I just saw a new documentary called Thou Shalt Not on Turner Classic Movies. It's an account of the "pre-code" era in Hollywood, roughly from 1929-34, when movies expressed a frankness about sexual matters that wouldn't be heard again for another 30 years. That doesn't mean nudity (though there were bare-breasted maidens in the silent Ben-Hur) or profanity (though a Warner Bros. cartoon character appears to throw an F-bomb in a black-&-white short). It does mean frankness in acknowledging sex as a factor in everyday life, and admitting that sex could be used for social climbing and other unwholesome purposes. It means acknowledging the existence of homosexuals, even if they were mostly figures for ridicule.
This type of moviemaking flourished as the Great Depression set in, and the documentary suggests that it faded out once the New Deal got going and gave people a feeling of optimism. That got me thinking that you could see a similar pattern in the 1970s. The '70s were also a period of widespread pessimism and, in the latter part of the decade, economic decline. In both periods, you see a franker exploration of sexual issues, albeit more explicit in the '70s. I think this is because audiences were more interested in seeing how other people survived, with sex often becoming a survival strategy. In circumstances like those, people seemed more tolerant of truth than they would be later.
Thou Shalt Not notes the decisive role of American Catholics in suppressing the sex impulse in 1930s cinema. I don't think the Moral Majority played the same role in the 1980s, but you do see a decline in sexual frankness in Reagan-era cinema, so that a film that might have earned a PG rating in the '70s would probably get an R today. While there wasn't a moral crusade that I can recall (that arguably came later when Blockbuster Video refused to carry more explicit films), we should recall that the Reagan era was defined by its alleged optimism. If the documentary is right, it seems that audiences have a greater appetite for escapism under more optimistic conditions than under harder times. We shouldn't draw a sharp distinction here, since there was plenty of escapist content in pre-code or '70s cinema, but there are clear differences in the way the content is presented. Compare the stupendous woman-piles of the Busby Berkeley musicals, for instance, with The Wizard of Oz.
I note the Catholic influence in passing as another bad mark on the faith's record during the 1930s. Catholicism seems to have been a malevolent force in that decade, counting the influence of Father Coughlin, the anti-semitic radio priest, and widespread Catholic support for Franco's fascism in Spain. You could understand why Rev. Hagee might fear Catholics, if only he appealed to history instead of theology. Even today, you get the feeling that William Donohue of the Catholic League, currently directing his fury at Hagee, would like to exercise the same censorious power over movies that his co-religionist Joseph Breen did back in the '30s and '40s.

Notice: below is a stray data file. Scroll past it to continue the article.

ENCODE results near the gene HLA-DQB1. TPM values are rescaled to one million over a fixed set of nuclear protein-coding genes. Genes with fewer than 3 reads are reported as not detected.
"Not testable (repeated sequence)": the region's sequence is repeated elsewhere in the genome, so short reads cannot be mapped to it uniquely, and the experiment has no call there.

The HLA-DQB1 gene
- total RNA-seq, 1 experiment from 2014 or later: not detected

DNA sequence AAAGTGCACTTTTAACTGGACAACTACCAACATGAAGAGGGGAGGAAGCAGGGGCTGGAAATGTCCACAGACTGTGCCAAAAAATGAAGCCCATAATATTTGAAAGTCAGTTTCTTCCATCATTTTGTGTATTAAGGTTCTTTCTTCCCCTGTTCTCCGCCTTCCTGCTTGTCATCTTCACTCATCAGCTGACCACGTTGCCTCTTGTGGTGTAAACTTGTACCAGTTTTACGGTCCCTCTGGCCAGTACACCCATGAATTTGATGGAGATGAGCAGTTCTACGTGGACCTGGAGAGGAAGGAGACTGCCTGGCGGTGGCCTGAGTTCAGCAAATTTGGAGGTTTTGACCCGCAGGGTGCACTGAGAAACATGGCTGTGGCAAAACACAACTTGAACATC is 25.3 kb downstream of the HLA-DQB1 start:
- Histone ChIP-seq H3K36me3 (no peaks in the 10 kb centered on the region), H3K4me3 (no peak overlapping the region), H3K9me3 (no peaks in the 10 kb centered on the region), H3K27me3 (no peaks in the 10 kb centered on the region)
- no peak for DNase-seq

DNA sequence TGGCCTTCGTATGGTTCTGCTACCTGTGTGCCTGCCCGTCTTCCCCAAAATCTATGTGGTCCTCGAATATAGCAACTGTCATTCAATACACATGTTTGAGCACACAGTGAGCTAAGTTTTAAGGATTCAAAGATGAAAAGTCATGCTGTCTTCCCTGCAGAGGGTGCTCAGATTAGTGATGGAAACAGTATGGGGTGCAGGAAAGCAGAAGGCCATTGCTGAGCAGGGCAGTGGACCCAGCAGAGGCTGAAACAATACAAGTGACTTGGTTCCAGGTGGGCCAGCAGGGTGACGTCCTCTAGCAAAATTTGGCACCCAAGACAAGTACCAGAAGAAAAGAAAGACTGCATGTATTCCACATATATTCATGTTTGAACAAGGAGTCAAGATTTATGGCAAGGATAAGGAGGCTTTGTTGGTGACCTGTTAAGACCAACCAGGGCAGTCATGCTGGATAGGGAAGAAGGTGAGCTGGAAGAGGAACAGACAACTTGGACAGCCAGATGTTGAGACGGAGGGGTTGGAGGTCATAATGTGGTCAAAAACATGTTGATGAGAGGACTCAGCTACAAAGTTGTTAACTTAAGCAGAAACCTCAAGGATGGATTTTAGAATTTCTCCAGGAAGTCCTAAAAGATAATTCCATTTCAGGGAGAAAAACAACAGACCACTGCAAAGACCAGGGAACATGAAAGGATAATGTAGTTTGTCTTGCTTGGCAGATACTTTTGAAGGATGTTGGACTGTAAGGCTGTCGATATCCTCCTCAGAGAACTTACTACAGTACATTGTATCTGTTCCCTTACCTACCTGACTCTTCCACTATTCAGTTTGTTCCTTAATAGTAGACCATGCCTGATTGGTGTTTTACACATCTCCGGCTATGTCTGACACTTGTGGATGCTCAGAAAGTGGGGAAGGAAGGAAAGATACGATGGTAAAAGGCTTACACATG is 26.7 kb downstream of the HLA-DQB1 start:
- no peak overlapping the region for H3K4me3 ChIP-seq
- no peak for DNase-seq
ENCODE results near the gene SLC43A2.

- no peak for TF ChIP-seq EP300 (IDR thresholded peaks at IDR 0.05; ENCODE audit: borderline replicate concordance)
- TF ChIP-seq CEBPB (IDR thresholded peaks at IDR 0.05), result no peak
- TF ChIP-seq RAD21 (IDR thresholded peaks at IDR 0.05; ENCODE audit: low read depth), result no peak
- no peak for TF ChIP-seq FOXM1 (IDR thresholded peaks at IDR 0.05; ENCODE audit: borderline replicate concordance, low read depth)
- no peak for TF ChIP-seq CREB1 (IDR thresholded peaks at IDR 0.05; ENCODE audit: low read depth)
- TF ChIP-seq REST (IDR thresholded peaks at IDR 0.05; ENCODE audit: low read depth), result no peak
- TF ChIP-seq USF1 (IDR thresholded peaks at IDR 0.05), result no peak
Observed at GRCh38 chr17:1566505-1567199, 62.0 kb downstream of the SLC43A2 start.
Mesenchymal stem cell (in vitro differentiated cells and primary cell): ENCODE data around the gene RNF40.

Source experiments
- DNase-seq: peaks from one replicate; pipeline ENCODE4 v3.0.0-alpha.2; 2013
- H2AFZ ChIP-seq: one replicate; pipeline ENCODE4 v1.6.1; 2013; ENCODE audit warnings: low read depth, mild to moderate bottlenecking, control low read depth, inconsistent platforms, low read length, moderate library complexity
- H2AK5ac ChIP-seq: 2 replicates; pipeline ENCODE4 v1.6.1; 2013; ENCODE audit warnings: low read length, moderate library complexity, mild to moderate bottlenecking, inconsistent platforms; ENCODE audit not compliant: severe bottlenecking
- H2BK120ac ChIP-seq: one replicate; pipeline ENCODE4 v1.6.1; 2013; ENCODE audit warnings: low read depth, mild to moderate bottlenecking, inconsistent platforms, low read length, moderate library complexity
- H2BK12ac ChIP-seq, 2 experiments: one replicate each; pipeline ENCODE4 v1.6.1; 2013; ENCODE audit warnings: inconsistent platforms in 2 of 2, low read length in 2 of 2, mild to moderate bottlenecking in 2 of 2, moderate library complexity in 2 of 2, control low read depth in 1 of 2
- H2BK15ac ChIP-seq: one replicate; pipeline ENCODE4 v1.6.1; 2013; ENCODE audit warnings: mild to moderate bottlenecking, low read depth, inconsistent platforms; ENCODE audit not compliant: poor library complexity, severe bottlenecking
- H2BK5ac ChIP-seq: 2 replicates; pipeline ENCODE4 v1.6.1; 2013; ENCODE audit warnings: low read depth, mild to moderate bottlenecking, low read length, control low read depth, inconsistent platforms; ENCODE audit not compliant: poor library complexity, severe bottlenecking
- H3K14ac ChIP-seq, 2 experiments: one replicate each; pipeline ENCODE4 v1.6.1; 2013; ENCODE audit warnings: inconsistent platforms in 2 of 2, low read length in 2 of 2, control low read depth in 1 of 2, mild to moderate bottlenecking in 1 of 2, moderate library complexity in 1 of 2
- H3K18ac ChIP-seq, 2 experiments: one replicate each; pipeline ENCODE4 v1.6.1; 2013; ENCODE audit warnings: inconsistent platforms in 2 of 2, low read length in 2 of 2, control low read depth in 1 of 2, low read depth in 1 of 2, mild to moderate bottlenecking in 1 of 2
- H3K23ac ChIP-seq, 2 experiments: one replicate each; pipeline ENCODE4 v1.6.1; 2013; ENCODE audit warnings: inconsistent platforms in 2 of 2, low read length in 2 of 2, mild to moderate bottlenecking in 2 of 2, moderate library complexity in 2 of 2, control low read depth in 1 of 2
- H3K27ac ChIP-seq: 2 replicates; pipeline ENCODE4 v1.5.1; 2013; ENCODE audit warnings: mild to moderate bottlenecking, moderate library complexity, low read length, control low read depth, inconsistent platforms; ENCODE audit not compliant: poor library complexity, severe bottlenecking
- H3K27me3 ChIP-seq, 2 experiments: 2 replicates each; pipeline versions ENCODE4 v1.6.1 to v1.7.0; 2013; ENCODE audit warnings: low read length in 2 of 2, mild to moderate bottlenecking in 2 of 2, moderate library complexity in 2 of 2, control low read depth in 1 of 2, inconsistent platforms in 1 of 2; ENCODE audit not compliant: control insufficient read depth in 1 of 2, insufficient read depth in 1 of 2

We shouldn't dismiss the movies made between 1934 and 1968 as somehow neutered. Genius and talent will achieve expression under almost any constraint, and these were the years that gave us Citizen Kane, Sunset Boulevard, the whole film noir canon, and much more besides. But something clearly went wrong, and something clearly was lost. What happened was the imposition of ideology on American movies, just like the enforcement of "socialist realism" on Russian cinema and Nazi strictures on German films. Breen and other hardcore Catholics, as well as their Protestant allies, wanted Hollywood to reject realism in favor of an idealized worldview in which evil was always punished, sexual deviancy was always condemned if it couldn't be ignored, and traditional authority was nearly always confirmed. This development is worth emphasizing. If we agree that part of the problem with the country today is that too many people have an ideological way of seeing things, and an almost reflexive denial of certain realities, we might also agree that many of them learned that way of thinking from the movies they saw -- on the big screen or on TV, a medium that succumbed to the same ideology in its early decades. Who knows if America might be a different nation today if our movies hadn't been subverted by moralistic ideologues over seventy years ago?